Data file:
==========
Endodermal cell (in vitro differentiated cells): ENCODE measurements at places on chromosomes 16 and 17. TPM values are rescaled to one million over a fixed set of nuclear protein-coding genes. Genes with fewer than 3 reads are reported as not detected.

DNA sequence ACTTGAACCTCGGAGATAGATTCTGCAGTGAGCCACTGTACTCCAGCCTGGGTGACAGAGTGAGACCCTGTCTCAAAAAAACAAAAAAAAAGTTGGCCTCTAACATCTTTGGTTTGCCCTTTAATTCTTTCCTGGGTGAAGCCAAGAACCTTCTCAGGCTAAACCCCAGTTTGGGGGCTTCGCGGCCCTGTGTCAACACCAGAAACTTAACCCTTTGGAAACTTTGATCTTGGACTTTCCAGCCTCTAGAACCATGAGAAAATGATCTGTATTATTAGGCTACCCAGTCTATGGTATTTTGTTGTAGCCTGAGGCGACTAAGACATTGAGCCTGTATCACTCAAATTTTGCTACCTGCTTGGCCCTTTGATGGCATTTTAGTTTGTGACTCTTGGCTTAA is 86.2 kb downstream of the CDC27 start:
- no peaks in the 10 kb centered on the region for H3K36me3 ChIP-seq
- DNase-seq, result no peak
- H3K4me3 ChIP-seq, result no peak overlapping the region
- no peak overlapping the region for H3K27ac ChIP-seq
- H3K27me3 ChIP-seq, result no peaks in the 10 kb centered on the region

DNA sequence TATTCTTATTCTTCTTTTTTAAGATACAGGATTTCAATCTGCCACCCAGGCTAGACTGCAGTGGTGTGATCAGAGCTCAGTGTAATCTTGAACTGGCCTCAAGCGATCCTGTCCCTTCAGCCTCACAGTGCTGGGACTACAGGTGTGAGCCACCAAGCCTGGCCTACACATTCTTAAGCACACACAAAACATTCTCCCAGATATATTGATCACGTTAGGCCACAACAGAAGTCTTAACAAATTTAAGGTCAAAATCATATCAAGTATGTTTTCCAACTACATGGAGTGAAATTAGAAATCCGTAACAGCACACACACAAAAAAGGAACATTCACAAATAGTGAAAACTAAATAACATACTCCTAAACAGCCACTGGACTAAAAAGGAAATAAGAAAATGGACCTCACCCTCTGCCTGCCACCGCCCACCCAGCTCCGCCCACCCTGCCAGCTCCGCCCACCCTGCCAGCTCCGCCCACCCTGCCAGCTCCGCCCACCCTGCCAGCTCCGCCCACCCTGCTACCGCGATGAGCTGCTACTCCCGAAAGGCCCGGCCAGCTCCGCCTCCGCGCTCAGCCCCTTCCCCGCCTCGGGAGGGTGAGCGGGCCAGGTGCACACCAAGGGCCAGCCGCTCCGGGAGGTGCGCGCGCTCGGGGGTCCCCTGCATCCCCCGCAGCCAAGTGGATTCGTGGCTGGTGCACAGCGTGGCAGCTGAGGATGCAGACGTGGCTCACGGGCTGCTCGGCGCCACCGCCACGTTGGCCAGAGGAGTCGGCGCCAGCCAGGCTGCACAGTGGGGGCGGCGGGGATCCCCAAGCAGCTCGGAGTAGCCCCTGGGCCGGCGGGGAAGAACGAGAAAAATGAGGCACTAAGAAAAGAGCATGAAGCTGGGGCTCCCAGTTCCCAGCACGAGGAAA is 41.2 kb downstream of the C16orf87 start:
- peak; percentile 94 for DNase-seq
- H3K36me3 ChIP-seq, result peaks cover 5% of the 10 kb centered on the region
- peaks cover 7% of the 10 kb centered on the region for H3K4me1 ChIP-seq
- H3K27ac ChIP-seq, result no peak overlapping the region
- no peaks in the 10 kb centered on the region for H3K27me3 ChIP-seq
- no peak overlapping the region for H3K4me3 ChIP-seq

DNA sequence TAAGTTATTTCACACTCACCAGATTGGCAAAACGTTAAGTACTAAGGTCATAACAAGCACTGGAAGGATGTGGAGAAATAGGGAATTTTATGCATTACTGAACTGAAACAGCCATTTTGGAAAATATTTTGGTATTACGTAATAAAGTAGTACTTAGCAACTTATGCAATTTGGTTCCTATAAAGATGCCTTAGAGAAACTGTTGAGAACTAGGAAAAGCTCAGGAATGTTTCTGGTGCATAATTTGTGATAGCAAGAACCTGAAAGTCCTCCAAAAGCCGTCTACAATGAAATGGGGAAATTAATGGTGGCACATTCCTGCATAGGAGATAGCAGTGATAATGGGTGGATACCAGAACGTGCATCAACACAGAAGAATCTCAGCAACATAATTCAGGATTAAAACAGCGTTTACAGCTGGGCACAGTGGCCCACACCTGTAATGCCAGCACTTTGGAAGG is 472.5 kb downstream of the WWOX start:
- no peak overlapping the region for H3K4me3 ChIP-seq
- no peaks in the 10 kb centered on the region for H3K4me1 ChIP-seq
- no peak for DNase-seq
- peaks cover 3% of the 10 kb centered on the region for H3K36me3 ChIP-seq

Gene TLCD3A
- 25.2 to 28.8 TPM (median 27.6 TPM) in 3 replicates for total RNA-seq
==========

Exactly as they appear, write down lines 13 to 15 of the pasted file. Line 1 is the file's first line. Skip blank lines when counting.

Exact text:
- no peaks in the 10 kb centered on the region for H3K27me3 ChIP-seq
- no peak overlapping the region for H3K4me3 ChIP-seq

DNA sequence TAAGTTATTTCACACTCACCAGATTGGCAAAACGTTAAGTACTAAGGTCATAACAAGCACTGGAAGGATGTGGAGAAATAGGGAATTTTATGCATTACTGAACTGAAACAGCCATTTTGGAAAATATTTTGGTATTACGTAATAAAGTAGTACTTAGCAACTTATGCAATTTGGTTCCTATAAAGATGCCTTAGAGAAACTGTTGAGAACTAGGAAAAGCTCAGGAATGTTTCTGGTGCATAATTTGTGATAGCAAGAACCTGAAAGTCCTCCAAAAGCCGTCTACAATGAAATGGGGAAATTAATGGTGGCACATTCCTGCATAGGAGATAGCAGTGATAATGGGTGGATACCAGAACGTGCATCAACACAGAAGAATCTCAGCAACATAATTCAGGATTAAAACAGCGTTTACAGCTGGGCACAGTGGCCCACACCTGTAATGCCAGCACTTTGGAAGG is 472.5 kb downstream of the WWOX start: